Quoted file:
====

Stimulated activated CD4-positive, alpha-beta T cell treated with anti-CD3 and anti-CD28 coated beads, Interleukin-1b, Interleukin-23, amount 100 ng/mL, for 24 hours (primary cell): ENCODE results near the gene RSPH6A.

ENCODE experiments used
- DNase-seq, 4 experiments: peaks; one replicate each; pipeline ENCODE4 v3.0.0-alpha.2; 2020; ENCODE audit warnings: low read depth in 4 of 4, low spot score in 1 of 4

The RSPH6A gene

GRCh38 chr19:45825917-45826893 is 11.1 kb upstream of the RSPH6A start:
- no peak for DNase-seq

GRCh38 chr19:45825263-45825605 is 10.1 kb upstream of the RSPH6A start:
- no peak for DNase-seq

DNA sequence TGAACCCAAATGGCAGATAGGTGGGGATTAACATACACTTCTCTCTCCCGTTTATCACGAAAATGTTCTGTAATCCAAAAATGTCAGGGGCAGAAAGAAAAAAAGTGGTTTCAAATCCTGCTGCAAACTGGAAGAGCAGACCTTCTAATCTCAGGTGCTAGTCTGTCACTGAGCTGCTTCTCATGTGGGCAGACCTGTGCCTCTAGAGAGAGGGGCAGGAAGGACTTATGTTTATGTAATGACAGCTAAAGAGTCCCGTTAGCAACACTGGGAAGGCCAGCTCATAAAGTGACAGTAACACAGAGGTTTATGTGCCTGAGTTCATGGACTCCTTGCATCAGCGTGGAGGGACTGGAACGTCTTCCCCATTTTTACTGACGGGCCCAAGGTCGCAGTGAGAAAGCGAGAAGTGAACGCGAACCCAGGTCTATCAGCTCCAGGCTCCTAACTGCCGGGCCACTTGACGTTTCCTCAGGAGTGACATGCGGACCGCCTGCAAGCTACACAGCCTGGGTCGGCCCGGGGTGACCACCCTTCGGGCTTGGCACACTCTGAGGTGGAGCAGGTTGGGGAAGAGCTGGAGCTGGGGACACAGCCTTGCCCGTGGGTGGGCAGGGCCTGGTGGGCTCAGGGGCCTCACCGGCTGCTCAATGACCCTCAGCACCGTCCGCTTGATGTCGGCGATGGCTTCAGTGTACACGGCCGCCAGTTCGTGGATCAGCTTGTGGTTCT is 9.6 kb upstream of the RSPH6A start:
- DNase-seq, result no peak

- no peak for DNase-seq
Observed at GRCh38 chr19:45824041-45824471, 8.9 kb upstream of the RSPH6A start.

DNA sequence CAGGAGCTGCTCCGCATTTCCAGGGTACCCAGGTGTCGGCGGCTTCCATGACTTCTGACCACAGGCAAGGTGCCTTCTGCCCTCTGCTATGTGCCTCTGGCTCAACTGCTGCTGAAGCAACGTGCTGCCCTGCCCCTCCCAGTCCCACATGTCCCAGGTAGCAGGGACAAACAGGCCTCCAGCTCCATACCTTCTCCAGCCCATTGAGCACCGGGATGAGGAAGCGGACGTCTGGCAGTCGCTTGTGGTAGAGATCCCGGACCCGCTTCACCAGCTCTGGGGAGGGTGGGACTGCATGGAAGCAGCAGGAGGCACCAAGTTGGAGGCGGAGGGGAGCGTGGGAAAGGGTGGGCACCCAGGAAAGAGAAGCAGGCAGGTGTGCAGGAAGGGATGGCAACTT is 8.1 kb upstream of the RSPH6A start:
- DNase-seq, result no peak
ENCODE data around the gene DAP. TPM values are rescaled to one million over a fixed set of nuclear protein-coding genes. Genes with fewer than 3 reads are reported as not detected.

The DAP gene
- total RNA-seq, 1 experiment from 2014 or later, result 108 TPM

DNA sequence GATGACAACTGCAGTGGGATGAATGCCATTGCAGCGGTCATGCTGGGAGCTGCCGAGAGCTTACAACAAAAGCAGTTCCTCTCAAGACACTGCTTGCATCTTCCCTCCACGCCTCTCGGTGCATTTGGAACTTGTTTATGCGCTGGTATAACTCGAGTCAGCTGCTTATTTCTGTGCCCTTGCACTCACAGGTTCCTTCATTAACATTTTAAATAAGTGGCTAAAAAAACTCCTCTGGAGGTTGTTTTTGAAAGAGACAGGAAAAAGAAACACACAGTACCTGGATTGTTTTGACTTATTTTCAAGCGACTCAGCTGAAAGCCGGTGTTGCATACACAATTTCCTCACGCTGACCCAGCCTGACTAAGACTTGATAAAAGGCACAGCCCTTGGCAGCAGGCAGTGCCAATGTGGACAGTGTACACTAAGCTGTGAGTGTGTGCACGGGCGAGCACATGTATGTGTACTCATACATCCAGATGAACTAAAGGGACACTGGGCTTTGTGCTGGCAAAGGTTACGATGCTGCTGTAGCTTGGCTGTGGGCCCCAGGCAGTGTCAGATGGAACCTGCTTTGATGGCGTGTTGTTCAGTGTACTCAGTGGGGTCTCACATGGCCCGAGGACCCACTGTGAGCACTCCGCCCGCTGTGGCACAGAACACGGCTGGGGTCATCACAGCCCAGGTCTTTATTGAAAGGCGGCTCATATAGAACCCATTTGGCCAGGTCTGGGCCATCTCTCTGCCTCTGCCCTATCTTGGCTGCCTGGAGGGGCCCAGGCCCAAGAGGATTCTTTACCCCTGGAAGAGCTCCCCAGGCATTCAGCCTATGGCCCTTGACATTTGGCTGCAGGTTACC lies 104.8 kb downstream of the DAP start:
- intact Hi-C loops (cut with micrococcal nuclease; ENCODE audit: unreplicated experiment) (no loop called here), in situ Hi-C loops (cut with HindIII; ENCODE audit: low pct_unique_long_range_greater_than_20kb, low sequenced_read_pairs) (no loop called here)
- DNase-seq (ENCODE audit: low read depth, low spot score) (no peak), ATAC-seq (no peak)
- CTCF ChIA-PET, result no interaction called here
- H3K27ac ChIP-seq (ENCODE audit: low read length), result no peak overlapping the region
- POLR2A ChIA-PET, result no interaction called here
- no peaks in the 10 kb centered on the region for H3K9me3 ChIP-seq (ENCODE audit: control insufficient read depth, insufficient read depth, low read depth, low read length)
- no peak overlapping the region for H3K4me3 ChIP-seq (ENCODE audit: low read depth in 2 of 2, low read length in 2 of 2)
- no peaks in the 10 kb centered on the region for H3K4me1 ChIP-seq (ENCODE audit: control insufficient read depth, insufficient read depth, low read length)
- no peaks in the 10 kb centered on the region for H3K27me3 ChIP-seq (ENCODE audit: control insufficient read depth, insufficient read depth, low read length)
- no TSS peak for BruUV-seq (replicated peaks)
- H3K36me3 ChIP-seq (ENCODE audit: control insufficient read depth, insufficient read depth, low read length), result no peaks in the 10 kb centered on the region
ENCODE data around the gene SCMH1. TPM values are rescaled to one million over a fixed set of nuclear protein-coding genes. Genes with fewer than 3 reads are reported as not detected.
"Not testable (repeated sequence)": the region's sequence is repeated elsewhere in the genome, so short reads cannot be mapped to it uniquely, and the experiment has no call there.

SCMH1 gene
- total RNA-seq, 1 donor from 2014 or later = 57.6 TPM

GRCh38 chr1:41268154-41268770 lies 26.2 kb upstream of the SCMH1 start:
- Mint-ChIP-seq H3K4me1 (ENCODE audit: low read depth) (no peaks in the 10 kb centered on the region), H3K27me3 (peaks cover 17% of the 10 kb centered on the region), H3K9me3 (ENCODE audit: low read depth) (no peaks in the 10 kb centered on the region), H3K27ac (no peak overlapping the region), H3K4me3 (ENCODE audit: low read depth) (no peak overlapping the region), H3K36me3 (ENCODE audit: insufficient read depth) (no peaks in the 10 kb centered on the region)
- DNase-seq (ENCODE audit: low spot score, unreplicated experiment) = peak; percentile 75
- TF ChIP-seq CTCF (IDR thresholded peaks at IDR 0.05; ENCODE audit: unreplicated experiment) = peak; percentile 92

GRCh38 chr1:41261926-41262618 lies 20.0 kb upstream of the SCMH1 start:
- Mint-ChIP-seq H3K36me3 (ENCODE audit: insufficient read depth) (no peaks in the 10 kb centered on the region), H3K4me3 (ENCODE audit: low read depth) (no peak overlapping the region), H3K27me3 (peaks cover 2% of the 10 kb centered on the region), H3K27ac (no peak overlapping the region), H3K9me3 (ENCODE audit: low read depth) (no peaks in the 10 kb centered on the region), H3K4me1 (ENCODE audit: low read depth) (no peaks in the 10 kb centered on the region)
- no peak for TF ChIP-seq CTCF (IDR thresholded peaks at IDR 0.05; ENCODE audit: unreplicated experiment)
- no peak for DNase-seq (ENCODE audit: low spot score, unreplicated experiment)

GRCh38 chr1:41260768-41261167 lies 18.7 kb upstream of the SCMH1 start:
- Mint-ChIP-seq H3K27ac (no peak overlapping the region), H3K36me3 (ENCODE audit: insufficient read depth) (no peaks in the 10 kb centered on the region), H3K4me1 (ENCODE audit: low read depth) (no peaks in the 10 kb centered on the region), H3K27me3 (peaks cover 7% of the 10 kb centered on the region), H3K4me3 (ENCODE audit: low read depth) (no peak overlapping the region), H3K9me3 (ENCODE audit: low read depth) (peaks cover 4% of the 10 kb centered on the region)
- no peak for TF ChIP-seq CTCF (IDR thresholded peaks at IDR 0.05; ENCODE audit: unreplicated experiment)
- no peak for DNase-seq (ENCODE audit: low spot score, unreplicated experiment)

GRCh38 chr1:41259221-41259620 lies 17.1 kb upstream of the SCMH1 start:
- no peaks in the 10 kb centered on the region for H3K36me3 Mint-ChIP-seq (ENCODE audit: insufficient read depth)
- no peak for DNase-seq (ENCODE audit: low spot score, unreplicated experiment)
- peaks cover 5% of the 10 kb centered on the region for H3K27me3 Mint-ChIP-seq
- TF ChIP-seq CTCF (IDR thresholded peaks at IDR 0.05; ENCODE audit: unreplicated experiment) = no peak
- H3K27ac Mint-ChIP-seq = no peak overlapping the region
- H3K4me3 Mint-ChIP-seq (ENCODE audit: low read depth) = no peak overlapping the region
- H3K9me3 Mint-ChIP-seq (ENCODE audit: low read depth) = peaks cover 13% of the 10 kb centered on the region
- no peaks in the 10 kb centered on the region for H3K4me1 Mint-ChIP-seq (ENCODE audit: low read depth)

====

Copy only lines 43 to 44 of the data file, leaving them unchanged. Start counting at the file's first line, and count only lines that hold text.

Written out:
- Mint-ChIP-seq H3K27ac (no peak overlapping the region), H3K36me3 (ENCODE audit: insufficient read depth) (no peaks in the 10 kb centered on the region), H3K4me1 (ENCODE audit: low read depth) (no peaks in the 10 kb centered on the region), H3K27me3 (peaks cover 7% of the 10 kb centered on the region), H3K4me3 (ENCODE audit: low read depth) (no peak overlapping the region), H3K9me3 (ENCODE audit: low read depth) (peaks cover 4% of the 10 kb centered on the region)
- no peak for TF ChIP-seq CTCF (IDR thresholded peaks at IDR 0.05; ENCODE audit: unreplicated experiment)